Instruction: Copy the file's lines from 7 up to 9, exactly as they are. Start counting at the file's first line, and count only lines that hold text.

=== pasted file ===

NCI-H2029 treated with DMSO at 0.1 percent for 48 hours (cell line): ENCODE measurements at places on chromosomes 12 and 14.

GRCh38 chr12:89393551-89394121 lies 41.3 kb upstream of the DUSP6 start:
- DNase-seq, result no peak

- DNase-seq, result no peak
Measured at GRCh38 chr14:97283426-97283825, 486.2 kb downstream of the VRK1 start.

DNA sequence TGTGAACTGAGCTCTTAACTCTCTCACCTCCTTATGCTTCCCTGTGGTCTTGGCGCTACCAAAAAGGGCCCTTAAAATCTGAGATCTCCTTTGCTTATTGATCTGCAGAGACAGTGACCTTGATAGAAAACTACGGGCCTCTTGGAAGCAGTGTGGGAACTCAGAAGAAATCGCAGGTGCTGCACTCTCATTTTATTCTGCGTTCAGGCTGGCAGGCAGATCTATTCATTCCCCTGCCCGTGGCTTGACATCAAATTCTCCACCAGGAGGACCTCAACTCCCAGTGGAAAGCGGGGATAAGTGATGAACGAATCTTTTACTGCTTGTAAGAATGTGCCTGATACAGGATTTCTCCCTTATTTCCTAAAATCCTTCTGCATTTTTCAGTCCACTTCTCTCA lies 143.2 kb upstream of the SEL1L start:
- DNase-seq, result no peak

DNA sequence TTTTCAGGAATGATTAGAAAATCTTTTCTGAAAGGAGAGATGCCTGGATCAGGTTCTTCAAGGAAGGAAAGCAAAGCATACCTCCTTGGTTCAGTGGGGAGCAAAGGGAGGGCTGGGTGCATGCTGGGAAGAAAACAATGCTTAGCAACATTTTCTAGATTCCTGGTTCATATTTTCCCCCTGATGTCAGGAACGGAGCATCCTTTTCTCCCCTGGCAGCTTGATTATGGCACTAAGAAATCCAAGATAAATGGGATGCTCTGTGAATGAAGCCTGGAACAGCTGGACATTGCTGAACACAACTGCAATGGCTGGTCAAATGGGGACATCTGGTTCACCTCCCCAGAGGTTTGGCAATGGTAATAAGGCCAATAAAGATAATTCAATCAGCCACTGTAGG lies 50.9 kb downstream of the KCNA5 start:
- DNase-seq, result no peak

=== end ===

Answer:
- DNase-seq, result no peak

DNA sequence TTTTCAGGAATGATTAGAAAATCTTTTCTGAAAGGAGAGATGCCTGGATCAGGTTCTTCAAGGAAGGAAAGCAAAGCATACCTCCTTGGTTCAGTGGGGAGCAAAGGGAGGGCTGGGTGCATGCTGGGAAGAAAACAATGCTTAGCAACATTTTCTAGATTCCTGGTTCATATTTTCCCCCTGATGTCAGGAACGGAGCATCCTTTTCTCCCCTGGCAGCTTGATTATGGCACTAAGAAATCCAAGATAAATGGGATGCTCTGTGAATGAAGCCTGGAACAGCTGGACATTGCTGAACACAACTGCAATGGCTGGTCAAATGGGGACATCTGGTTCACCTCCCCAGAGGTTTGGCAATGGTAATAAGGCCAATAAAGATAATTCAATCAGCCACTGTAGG lies 50.9 kb downstream of the KCNA5 start:
- DNase-seq, result no peak